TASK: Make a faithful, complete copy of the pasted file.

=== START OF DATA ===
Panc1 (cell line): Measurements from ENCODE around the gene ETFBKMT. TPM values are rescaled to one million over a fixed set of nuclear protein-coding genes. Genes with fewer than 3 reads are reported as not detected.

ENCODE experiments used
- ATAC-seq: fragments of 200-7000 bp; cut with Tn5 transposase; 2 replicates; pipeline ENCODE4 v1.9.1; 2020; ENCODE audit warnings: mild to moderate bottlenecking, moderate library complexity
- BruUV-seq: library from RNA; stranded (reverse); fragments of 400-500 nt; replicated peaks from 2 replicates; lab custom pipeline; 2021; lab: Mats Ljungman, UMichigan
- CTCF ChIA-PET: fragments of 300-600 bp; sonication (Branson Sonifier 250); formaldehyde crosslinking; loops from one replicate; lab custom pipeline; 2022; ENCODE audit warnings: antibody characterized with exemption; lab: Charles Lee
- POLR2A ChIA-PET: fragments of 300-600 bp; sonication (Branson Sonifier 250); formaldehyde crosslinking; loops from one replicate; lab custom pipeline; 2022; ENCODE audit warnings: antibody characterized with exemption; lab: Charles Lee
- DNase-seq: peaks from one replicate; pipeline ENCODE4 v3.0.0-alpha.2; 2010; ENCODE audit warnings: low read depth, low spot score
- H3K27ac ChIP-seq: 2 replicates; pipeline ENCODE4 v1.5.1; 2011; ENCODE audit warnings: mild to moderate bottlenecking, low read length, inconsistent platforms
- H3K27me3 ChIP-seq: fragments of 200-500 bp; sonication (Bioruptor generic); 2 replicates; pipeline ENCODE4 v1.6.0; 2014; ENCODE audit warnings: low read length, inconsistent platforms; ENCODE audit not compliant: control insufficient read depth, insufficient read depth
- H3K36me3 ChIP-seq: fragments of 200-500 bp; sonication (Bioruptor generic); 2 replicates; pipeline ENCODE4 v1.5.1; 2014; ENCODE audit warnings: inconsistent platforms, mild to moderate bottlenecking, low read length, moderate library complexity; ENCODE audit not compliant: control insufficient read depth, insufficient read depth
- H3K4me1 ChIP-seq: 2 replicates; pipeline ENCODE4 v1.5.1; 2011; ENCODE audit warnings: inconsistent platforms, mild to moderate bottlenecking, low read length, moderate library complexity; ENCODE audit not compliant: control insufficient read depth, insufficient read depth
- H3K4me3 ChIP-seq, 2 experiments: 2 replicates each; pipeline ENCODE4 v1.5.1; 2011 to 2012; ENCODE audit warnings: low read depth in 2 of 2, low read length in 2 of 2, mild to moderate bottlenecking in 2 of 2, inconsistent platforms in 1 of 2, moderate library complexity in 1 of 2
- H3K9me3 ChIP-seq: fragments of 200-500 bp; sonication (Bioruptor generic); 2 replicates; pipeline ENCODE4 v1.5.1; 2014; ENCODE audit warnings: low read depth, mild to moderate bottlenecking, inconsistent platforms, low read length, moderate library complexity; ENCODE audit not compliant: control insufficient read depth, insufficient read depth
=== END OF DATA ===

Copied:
Panc1 (cell line): Measurements from ENCODE around the gene ETFBKMT. TPM values are rescaled to one million over a fixed set of nuclear protein-coding genes. Genes with fewer than 3 reads are reported as not detected.

ENCODE experiments used
- ATAC-seq: fragments of 200-7000 bp; cut with Tn5 transposase; 2 replicates; pipeline ENCODE4 v1.9.1; 2020; ENCODE audit warnings: mild to moderate bottlenecking, moderate library complexity
- BruUV-seq: library from RNA; stranded (reverse); fragments of 400-500 nt; replicated peaks from 2 replicates; lab custom pipeline; 2021; lab: Mats Ljungman, UMichigan
- CTCF ChIA-PET: fragments of 300-600 bp; sonication (Branson Sonifier 250); formaldehyde crosslinking; loops from one replicate; lab custom pipeline; 2022; ENCODE audit warnings: antibody characterized with exemption; lab: Charles Lee
- POLR2A ChIA-PET: fragments of 300-600 bp; sonication (Branson Sonifier 250); formaldehyde crosslinking; loops from one replicate; lab custom pipeline; 2022; ENCODE audit warnings: antibody characterized with exemption; lab: Charles Lee
- DNase-seq: peaks from one replicate; pipeline ENCODE4 v3.0.0-alpha.2; 2010; ENCODE audit warnings: low read depth, low spot score
- H3K27ac ChIP-seq: 2 replicates; pipeline ENCODE4 v1.5.1; 2011; ENCODE audit warnings: mild to moderate bottlenecking, low read length, inconsistent platforms
- H3K27me3 ChIP-seq: fragments of 200-500 bp; sonication (Bioruptor generic); 2 replicates; pipeline ENCODE4 v1.6.0; 2014; ENCODE audit warnings: low read length, inconsistent platforms; ENCODE audit not compliant: control insufficient read depth, insufficient read depth
- H3K36me3 ChIP-seq: fragments of 200-500 bp; sonication (Bioruptor generic); 2 replicates; pipeline ENCODE4 v1.5.1; 2014; ENCODE audit warnings: inconsistent platforms, mild to moderate bottlenecking, low read length, moderate library complexity; ENCODE audit not compliant: control insufficient read depth, insufficient read depth
- H3K4me1 ChIP-seq: 2 replicates; pipeline ENCODE4 v1.5.1; 2011; ENCODE audit warnings: inconsistent platforms, mild to moderate bottlenecking, low read length, moderate library complexity; ENCODE audit not compliant: control insufficient read depth, insufficient read depth
- H3K4me3 ChIP-seq, 2 experiments: 2 replicates each; pipeline ENCODE4 v1.5.1; 2011 to 2012; ENCODE audit warnings: low read depth in 2 of 2, low read length in 2 of 2, mild to moderate bottlenecking in 2 of 2, inconsistent platforms in 1 of 2, moderate library complexity in 1 of 2
- H3K9me3 ChIP-seq: fragments of 200-500 bp; sonication (Bioruptor generic); 2 replicates; pipeline ENCODE4 v1.5.1; 2014; ENCODE audit warnings: low read depth, mild to moderate bottlenecking, inconsistent platforms, low read length, moderate library complexity; ENCODE audit not compliant: control insufficient read depth, insufficient read depth